Cold room, Bad for equipment?

I'm a very fortunate guy in as much as I've recently finished transforming a gutted detached garage into my dedicated listening room.After 1.5 years and hundreds of personal man- hours I am putting the finishing acoustic panel touches and tweaks and finally enjoying the music. It is extremely well insulated with R-13 insulation between the studs and a layer of both 5/8" drywall over 1/2" quiet rock all around, except for the ceiling which is only 1 layer of 5/8" and the R-13. Floor is carpet over laminate over Dri-core, so that's not a problem either but I live in NY and due to the added complexity of an HVAC system, I have not added any heat to the room.With winter temps dropping to less than freezing I'm wondering what is considered a minimum temp I should try to be maintaining through the use of portable space heaters in order not to be harmful to my equipment. This includes a mix of some units in stand-by mode (my tubed pre-amp with low voltages keeping them warm) as well as CD transport, Dac, and self-powered sub woofer which are always left on. Amps are left off of course, both a big solid state Classe monster as well as a tube amp.My in-room thermometer has read as low as 50 F tonight and the space heater brought it up to 60... Obviously the amps will warm things up a bit while playing but the big question is how low can I let that temp go without doing any possible harm to anything???Note there is 1 30"x60" window with blinds and a 3/8" piece of sheetrock pressed up against it (from the inside), effectively sealing it closed. The one door is a standard"outside" door with a separate glass storm door outside of it. The original 'car' garage door has been sealed and a new internal framed wall (sheetrocked as the others) is in its place. Thanks in advance.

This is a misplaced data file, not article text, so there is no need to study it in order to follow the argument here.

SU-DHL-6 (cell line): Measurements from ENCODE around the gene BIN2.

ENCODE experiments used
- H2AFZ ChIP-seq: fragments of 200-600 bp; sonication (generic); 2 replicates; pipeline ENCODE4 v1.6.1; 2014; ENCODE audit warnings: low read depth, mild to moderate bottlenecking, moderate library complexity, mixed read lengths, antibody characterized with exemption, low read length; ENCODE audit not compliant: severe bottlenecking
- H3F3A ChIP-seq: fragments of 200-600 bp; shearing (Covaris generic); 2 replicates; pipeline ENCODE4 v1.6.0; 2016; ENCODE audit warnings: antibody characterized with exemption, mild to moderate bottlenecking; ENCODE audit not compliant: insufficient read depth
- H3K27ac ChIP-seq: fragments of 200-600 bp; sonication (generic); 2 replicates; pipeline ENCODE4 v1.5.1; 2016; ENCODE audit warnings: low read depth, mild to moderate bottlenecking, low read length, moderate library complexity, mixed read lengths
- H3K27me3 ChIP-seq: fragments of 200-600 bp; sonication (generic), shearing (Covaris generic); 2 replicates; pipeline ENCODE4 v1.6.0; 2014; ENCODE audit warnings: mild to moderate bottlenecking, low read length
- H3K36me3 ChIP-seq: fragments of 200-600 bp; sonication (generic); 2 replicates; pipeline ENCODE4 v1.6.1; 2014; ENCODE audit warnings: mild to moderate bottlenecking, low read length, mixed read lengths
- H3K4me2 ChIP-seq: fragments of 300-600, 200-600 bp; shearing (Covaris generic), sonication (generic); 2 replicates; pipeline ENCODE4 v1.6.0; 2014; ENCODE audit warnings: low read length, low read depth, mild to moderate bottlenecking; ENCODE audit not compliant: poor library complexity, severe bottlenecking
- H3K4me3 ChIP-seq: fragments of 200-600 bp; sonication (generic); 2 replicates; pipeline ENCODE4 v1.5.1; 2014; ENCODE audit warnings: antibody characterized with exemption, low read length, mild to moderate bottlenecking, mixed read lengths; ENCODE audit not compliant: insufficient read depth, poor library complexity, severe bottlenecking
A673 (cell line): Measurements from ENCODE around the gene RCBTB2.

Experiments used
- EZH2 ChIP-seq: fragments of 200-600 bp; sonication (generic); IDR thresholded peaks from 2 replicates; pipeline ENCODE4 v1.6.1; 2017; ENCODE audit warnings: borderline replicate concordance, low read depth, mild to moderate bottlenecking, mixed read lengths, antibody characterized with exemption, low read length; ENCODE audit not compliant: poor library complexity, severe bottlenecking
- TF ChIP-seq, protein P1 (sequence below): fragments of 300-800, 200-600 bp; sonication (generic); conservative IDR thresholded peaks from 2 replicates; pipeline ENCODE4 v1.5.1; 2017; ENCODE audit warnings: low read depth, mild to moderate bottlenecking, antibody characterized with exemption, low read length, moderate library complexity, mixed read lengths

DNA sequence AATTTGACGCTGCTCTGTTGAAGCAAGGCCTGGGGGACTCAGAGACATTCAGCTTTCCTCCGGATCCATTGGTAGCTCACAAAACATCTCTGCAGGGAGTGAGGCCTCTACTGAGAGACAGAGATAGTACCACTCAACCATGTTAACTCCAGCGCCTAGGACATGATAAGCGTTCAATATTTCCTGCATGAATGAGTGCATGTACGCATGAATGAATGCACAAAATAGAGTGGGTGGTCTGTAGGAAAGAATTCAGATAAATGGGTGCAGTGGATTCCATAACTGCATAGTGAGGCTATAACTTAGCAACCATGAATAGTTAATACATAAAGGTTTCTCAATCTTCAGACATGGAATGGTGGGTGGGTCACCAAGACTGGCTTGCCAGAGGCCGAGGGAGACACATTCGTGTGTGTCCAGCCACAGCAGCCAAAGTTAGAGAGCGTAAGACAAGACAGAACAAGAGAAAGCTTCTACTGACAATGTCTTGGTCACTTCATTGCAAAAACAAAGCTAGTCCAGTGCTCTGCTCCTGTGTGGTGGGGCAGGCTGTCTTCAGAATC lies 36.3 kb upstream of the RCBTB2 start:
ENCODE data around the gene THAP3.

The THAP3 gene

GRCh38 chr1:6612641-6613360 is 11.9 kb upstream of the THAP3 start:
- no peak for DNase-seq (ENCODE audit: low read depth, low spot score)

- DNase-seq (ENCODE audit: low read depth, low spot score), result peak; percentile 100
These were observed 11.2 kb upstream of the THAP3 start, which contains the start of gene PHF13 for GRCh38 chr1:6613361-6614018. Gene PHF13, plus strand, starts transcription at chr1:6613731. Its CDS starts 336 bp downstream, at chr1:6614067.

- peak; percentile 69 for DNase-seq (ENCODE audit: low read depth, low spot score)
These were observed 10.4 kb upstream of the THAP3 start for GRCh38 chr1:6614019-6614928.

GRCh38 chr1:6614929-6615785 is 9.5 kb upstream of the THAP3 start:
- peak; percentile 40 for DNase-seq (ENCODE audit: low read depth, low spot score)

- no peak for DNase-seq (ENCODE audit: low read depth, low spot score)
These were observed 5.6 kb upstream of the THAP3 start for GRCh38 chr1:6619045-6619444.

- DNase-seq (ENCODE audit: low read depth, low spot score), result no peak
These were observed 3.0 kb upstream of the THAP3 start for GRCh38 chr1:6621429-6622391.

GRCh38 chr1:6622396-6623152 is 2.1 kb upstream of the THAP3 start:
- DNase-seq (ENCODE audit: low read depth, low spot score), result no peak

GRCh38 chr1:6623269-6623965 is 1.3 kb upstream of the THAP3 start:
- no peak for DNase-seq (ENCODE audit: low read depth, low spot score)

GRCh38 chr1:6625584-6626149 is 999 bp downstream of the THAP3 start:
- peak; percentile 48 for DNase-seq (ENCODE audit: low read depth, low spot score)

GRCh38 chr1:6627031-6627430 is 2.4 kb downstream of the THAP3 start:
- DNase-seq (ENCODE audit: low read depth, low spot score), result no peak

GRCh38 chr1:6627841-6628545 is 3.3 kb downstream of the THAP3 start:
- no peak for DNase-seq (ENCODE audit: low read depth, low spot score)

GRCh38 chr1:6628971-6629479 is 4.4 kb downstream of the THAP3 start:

Get a direct vent space heater and a have a propane company deliver a 100 gallon tank. Set the heater at 40-45 unoccupied. Nothing wrecks a finished space faster than no heat. Ever notice how abandoned buidings go deteriorate so quickly? The heater is under $1,000 and the 80 gallons of propane will cost you $2.30/gallon. Turn up the heat half an hour before use and enjoy.
The cooler,the worse I'd think.When you turn on cold equipment,it will most likely have more inrush current,shock, and condensation. Also,if you have natural gas in your house,maybe you can have an extra gas line run to your garage.Then use the above mentioned type heater.When you go in there,everything will start to get condensation,like your car windows.Mold too? Check the owners manuals for operating temps and humidity also.Hope you get something done to enjoy it.♫
Very large swings in temperatures aren't the optimum way for most anything to endure.